Our founding fathers, who apparently considered our colonial masters as racially homogenous (white) and British, unfortunately failed to appreciate our own racial homogeneity as black people. They considered themselves different from each other, on the basis of circumstantial ethno-geographic location and biological happenstance, and hence too diverse to be a nation. However, Nigeria does not qualify as a diverse country as diversity is benchmarked on the basis of race and not ethnicity. The constituent peoples of modern Nigeria, like the British, are racially homogenous with intricate ancestral linkages, as well similarities in culture, language, tradition, norms, history and proximate geography predating the colonial era. That these constituent peoples did not see themselves as one people and evolve into the super country structure that is modern Nigeria before the British colonialism, was indicative of late national evolution arising from a low level of civilisation in the contemporary world. Therefore the question of either to forget or understand our differences need not arise in the first place, because there are no differences. Nigeria is not made up of different but various ethno-geographic groupings. As a plural country is clearly distinct from one that is diverse, Nigeria’s ethnic multiplicity is only a manifestation of a variety of the same broad homogenous black race.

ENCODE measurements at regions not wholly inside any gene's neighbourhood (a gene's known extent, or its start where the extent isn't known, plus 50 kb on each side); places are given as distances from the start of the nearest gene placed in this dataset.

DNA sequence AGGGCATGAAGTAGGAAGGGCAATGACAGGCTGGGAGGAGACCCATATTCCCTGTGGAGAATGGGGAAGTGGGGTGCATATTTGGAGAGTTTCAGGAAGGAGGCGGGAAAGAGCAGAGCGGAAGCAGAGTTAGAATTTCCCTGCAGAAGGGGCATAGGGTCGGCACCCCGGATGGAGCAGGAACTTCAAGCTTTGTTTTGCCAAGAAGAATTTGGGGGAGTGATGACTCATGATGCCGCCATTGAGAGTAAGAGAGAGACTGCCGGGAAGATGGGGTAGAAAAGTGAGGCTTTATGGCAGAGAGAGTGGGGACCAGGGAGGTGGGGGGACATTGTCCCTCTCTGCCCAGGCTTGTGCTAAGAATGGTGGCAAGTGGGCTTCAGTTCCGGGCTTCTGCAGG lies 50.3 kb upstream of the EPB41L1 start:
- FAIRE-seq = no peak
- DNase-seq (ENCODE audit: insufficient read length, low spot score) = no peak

Unfortunately, our founding fathers did not understand our realities from this perspective. By resolutely insisting on our differences, our founding fathers negotiated a Nigerian state from the British a country that would be a federation that is rigidly structured along ethno-geographic fault-lines. This rigid structure was made inorganic as it does not allow for integration and assimilation of Nigerians wherever they chose to reside within the federation. Without a mechanism for seamless integration and assimilation of Nigerians outside their regions of origin, with full political and economic rights, this meant that Nigeria is only a country of indigenes and not a nation of citizens. This faulty foundational configuration of the Nigerian state was to prove as the bane of Nigeria’s socio-economic development 59 years later.